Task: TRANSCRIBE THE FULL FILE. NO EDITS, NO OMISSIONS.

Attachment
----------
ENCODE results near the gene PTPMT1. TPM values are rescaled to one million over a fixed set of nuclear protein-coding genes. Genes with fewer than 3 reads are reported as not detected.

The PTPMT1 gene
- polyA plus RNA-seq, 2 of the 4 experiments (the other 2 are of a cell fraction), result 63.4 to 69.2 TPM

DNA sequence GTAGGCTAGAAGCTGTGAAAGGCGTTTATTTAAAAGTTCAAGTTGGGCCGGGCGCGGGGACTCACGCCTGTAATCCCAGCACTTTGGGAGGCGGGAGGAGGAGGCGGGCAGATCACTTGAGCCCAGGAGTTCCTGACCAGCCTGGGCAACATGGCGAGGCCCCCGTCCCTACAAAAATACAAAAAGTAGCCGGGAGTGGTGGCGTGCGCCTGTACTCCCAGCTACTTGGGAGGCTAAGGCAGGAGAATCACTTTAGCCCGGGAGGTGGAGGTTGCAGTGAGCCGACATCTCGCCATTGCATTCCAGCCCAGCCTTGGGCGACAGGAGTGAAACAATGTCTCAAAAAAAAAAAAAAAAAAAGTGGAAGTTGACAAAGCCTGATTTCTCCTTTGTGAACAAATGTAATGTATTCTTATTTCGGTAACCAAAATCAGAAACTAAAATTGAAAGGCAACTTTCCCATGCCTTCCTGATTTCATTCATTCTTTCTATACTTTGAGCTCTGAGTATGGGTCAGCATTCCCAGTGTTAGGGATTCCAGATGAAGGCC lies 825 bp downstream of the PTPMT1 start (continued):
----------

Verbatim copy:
ENCODE results near the gene PTPMT1. TPM values are rescaled to one million over a fixed set of nuclear protein-coding genes. Genes with fewer than 3 reads are reported as not detected.

The PTPMT1 gene
- polyA plus RNA-seq, 2 of the 4 experiments (the other 2 are of a cell fraction), result 63.4 to 69.2 TPM

DNA sequence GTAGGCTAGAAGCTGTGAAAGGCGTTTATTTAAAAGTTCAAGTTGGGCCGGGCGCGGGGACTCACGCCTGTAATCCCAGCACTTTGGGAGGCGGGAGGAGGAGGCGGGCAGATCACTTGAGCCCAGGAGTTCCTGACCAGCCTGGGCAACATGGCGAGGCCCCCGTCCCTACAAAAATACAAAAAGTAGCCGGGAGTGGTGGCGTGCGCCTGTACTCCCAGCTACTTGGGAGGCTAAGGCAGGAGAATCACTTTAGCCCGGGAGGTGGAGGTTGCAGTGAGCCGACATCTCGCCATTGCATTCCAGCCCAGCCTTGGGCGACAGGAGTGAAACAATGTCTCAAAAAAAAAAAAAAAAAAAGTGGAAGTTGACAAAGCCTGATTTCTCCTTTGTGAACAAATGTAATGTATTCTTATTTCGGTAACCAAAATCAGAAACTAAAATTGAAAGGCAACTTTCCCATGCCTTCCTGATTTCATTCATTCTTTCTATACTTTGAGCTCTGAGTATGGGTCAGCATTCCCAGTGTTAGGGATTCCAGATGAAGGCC lies 825 bp downstream of the PTPMT1 start (continued):